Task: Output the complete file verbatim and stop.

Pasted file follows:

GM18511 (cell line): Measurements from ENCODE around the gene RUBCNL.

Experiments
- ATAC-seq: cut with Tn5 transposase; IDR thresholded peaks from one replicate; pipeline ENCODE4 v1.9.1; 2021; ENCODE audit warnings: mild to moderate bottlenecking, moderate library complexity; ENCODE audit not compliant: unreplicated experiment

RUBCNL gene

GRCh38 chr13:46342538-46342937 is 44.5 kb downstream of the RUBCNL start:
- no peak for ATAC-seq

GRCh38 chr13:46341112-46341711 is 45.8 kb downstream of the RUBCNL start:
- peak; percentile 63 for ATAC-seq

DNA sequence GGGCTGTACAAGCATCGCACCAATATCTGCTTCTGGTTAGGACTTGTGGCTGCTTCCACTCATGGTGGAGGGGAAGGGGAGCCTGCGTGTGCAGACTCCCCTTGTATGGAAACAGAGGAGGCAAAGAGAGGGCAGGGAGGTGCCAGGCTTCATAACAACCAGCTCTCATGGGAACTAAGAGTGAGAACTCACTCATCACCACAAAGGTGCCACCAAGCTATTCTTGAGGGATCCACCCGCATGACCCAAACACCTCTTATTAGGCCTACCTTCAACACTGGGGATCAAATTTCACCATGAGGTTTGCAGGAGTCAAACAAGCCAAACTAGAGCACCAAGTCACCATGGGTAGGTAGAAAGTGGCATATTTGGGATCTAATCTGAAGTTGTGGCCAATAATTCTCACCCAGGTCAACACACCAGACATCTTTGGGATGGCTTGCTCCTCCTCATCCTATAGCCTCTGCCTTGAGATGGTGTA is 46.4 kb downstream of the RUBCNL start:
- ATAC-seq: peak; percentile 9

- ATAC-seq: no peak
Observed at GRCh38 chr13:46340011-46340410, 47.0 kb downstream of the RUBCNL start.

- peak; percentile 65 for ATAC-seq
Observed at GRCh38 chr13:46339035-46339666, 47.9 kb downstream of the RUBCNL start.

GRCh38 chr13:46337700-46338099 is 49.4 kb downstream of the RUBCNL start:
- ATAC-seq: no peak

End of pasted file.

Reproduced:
GM18511 (cell line): Measurements from ENCODE around the gene RUBCNL.

Experiments
- ATAC-seq: cut with Tn5 transposase; IDR thresholded peaks from one replicate; pipeline ENCODE4 v1.9.1; 2021; ENCODE audit warnings: mild to moderate bottlenecking, moderate library complexity; ENCODE audit not compliant: unreplicated experiment

RUBCNL gene

GRCh38 chr13:46342538-46342937 is 44.5 kb downstream of the RUBCNL start:
- no peak for ATAC-seq

GRCh38 chr13:46341112-46341711 is 45.8 kb downstream of the RUBCNL start:
- peak; percentile 63 for ATAC-seq

DNA sequence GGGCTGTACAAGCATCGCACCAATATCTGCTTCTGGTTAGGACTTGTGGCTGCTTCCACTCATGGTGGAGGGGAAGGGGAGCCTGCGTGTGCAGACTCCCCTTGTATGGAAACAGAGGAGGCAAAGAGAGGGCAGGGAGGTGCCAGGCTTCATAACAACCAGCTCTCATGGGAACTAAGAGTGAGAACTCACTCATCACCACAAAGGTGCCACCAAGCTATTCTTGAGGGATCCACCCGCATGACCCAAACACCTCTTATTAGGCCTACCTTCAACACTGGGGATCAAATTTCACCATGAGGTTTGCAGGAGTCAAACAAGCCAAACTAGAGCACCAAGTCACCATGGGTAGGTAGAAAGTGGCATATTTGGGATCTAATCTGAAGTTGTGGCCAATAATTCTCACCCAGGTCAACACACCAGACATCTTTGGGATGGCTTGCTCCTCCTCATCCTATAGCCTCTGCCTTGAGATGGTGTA is 46.4 kb downstream of the RUBCNL start:
- ATAC-seq: peak; percentile 9

- ATAC-seq: no peak
Observed at GRCh38 chr13:46340011-46340410, 47.0 kb downstream of the RUBCNL start.

- peak; percentile 65 for ATAC-seq
Observed at GRCh38 chr13:46339035-46339666, 47.9 kb downstream of the RUBCNL start.

GRCh38 chr13:46337700-46338099 is 49.4 kb downstream of the RUBCNL start:
- ATAC-seq: no peak